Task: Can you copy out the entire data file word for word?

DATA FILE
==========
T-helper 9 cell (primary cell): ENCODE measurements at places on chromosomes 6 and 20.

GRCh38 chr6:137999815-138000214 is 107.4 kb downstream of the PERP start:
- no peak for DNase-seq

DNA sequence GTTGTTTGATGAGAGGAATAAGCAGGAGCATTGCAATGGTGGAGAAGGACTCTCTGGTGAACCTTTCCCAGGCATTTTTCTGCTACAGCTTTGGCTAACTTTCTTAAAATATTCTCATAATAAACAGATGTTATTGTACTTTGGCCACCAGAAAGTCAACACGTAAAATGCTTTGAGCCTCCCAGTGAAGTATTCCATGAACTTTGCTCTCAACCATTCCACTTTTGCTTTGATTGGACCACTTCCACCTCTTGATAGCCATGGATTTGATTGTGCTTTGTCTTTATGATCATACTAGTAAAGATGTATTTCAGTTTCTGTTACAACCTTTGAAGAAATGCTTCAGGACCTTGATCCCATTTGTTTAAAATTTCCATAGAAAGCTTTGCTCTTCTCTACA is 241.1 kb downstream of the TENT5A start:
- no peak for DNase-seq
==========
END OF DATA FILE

T-helper 9 cell (primary cell): ENCODE measurements at places on chromosomes 6 and 20.

GRCh38 chr6:137999815-138000214 is 107.4 kb downstream of the PERP start:
- no peak for DNase-seq

DNA sequence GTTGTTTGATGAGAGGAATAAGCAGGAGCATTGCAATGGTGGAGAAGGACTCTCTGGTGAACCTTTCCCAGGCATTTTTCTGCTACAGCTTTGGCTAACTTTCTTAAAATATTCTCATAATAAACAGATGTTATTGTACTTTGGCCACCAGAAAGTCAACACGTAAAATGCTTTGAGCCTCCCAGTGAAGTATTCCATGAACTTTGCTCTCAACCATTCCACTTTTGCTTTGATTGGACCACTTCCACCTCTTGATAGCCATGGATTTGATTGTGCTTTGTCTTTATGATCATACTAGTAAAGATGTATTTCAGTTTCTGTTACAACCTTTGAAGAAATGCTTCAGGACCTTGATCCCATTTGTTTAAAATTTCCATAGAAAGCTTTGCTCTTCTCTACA is 241.1 kb downstream of the TENT5A start:
- no peak for DNase-seq